At times, I’ll start a new week with a theme for my Digestible/Crapwagon pieces, such as last week’s “what could I legally import if I had money” saga. Other weeks, I’m lucky to stumble upon any interesting cars at all, so any imagined thread tying them together is absolute happenstance. Like this week’s “Obscure, from Detroit” theme. I never planned it, but it is what it is.

Today brings a car that’s perhaps the most deserving of any to wear the Crapwagon label. No rational enthusiast would ever take this particular car on as a project. Yet, I really want this, or something like it.

Like I said, no rational enthusiast would touch it.

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By on January 1, 2016

Crapwagon Collage

A new year has arrived, and with it the “celebration” of eight months with The Truth About Cars. As is custom, I’m looking back over the most popular pieces of the last year for easy clicks on a hangover day.

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By on December 9, 2015

1992 Mazda MX-3 GS

Today brings Round Two in the “Obscure Project Car That Probably Should Be a Parts Car” series this week. Commenter dwford mentioned the Mazda MX-3 in reply to Monday’s Isuzu, and it reminded me that I haven’t seen one for quite a while as they were prone to rust and rice-ification.

Leave it to Mazda to bring another oddball engine to market in a low-volume sports car. What other company would build and sell a 130 horsepower, 1.8-liter V-6, especially when a four-cylinder engine with similar power was readily available? I thank the iconoclast engineers in Hiroshima for greenlighting the unique “K8-DE” powerplant.

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By on December 7, 2015

1991 Isuzu Impulse

I suppose that I could be considered a “professional” car shopper. I mean, I am paid to spend my time checking out cars for sale across the web and report back what I find. It’s not my full-time gig (yet), but I guess it keeps me off the streets.

Over the years, my friends and acquaintances have decided to help me in my shopping. I’ll get emails with eBay links, get tagged in various Facebook groups (Mr. Zuckerberg, I’ll register as The Charity Rest Home for Wayward Amateur Auto Mechanics and Sentence Manglers for a bite at that $45 billion) and have my Twitter handle (@tonn_chris for those playing at home) added to tweeted Craigslist shares.

Last week, a good friend tagged me with a hot Kei-car not that far from home. However, were I to investigate that car, I’d need a camera crew and “Yakety Sax” dubbed in for the inevitable hilarity involved in getting my linebacker-sized frame in such a diminutive automobile. I’m still tempted, but it’s way out of my price range.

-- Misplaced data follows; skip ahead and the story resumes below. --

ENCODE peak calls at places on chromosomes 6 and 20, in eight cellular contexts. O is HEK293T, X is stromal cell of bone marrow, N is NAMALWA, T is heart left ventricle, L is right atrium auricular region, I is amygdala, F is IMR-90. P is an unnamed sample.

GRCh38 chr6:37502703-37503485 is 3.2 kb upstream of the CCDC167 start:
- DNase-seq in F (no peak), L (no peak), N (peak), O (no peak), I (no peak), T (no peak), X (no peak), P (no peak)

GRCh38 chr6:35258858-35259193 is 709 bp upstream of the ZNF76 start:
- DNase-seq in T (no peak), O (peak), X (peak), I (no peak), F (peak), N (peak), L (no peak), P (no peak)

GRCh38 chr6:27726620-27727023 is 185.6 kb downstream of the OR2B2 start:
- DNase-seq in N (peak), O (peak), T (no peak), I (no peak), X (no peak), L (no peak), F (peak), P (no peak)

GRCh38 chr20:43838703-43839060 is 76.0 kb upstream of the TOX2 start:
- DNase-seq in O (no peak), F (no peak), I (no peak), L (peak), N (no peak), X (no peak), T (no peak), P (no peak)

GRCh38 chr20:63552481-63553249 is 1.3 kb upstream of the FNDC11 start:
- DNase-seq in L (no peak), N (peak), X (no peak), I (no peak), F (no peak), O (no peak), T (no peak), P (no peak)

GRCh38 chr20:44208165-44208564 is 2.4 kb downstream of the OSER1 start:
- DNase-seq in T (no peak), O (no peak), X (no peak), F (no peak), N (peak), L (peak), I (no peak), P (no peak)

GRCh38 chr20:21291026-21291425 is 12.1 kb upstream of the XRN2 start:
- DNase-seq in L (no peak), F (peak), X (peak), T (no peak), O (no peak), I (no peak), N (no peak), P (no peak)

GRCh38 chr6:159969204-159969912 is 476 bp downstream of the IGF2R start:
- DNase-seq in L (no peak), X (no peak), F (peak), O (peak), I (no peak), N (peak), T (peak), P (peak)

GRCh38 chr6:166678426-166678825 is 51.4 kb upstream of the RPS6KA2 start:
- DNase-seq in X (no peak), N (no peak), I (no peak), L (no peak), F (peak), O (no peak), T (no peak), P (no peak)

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By on December 4, 2015

2005 Toyota Corolla XRS

As a father, I have to rationalize my automotive wanderlust at times. I can’t go buy a sportscar on a whim, no matter how great the deal, as I still have to feed and transport my children. But something interesting with four doors gives me pause. Also, as my oldest child creeps closer to driving age, I ponder what would be ideal for her.

The Corolla hasn’t been an exciting car for decades, and I’d imagine that few Americans even considered the vaunted AE86 chassis to be a performance car until a dozen years (and countless imported DVDs) had passed. The Corolla is the car that cemented the “beige” reputation of Toyota. Reliable, boring, dependable, slow.

After all, my mother has driven nothing but Corollas for 25 years. Need I say more?

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By on November 13, 2015

1984 Maserati Biturbo

This 1984 Maserati Biturbo is the gas station sushi of the automotive world: It sounds like a bargain, but it’s quite possibly the worst idea ever.

I’ll admit, my automotive tastes are varied and odd. While I drive a sensible, reliable minivan, I lust after oddball wagons and pedestrian cars made from unobtainable parts. I often check West Coast Craigslists for old Peugeots — Portland is lousy with them for some reason — that I could fly out and drive home three thousand miles.

Then I stumble upon some truly odd stuff. What could be more “Crapwagon” than an exotic Italian sports sedan sold at an East Philly used car lot that shouts on Autotrader that “EVERYONE IS APPROVED! WALK IN, DRIVE OUT!”

The car still has a Bensi Box anti theft device for the Clarion head unit, fer chrissakes.

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By on November 6, 2015

2000 Porsche Boxster

A few weeks ago, I made the argument that there can never be such a thing as a “cheap” Porsche. Certainly, there are Porsches that are cheaply made, and certainly some that can be purchased cheaply, but considering the substantial sums of time and money involved in righting a car that is wrong, it’s a folly to even consider it.

Yet, here I am again, perusing eBay. As I write this, there are 155 Boxsters for sale, in various conditions. Quite a few sit under the magic $10,000 mark, including a part-disassembled car for a mere $3,200.

I know. It’s an illness. Talk me off the ledge, please.